No game over the last few years helped highlight the absurdity of Australia’s classification guidelines like We Happy Few, a game about a dystopian universe where the population is kept in check with mood-altering drugs. The overall messaging around Joy in We Happy Few was a key factor in the game’s R18 rating, and developers Compulsion Games are surprised that the Lightbearer DLC was banned too given the in-game context.
According to Sam Abbott, the Kiwi-born producer and chief operating officer at Compulsion Games, the Lightbearer DLC is fundamentally a story about the perils of addiction. It stars rocker Nick Lightbearer, a whisky drinking, pill popping star who tries to piece together the missing parts of his memory.
The DLC replaces the health recovery mechanics with alcohol, eating Joy and the consumption of coffee. The first two are especially problematic under Australia’s guidelines for video games, but in a response to Kotaku Australia over email, Abbott explained that the DLC eventually prevents the player from relying on any of those mechanics. Segments of the storyline are also designed to highlight the withdrawal issues and horrifying experiences drugs can have, feeding into the original game’s anti-dystopian messaging.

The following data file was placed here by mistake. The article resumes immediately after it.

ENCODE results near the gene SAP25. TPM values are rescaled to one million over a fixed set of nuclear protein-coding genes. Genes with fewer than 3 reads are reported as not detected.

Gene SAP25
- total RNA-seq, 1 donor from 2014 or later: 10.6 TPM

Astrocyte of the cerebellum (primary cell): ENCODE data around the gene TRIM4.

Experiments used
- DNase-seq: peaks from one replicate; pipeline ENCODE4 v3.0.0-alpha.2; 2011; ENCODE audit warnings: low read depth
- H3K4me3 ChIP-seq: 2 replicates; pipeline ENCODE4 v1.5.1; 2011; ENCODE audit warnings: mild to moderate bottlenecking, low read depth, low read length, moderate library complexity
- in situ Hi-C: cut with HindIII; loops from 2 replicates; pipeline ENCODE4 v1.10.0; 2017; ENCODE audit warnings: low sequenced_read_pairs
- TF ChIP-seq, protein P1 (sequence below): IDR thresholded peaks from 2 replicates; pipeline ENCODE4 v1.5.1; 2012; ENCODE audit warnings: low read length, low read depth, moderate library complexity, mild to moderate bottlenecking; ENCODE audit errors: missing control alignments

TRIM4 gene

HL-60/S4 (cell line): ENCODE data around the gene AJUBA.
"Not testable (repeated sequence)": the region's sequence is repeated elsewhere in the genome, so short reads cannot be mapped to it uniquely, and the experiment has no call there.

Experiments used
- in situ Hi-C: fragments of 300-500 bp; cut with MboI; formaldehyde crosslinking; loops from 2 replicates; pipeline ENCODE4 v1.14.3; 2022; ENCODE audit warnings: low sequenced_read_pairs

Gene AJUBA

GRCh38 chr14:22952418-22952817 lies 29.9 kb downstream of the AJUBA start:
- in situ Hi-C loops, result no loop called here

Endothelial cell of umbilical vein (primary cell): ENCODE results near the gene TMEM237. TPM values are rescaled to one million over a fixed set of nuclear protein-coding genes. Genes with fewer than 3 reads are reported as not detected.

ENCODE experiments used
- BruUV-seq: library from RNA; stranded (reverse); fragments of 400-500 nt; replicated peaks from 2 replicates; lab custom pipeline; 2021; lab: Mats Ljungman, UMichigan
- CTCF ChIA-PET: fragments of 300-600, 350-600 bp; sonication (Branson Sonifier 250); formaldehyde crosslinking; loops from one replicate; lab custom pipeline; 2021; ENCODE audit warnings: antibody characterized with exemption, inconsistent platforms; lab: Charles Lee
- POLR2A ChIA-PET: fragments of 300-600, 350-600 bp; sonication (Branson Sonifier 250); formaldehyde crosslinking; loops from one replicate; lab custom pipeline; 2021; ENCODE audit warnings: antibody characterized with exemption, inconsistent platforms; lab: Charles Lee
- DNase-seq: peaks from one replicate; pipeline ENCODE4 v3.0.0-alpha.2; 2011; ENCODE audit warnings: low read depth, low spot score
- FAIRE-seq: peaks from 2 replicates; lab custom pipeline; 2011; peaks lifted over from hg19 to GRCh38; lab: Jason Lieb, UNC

“For context, Lightbearer is fundamentally a story about someone coming to grips with a terrible addiction problem and breaking out of its grasp,” the We Happy Few producer said. “It’s a more pronounced anti-drug message than the base game was, and the arguments behind the decision reversal last time should apply even more strongly in this case.”
“By the end of the DLC you’re actively prevented from using any drugs (including alcohol) except coffee – and there are parts of the DLC that are positioned as horrifying drug experiences or withdrawal issues – so thematically it’s about as crystal clear as it can be without just glossing over the issue.” Abbott told Kotaku Australia that the DLC being banned was a surprise, and that they didn’t expect the DLC would affect the original classification.
Australian legislation is actually pretty strict in this regard. Under the Classification Act, the Board is legally required to pull classification for any video game if that is discovered to have “any classifiable elements” that would give the game a different classification that weren’t disclosed during the original application. The legislation doesn’t specifically say that publishers are required to submit applications for all DLC or add-ons, although the nature of some platforms (like the Nintendo eShop) and physical sales means that developers cannot sell through those channels without a classification rating.
“We consider the DLC to be separate stories because you play them separately from the base game,” Abbott said. “That being said, the Australian rating system is what it is. As many of your commentators have pointed out, the ratings board has restrictions of its own to work with.”
It’s understood that Compulsion Games have contacted the Classification Board, but a decision on whether a formal challenge to the Refused Classification hasn’t been made.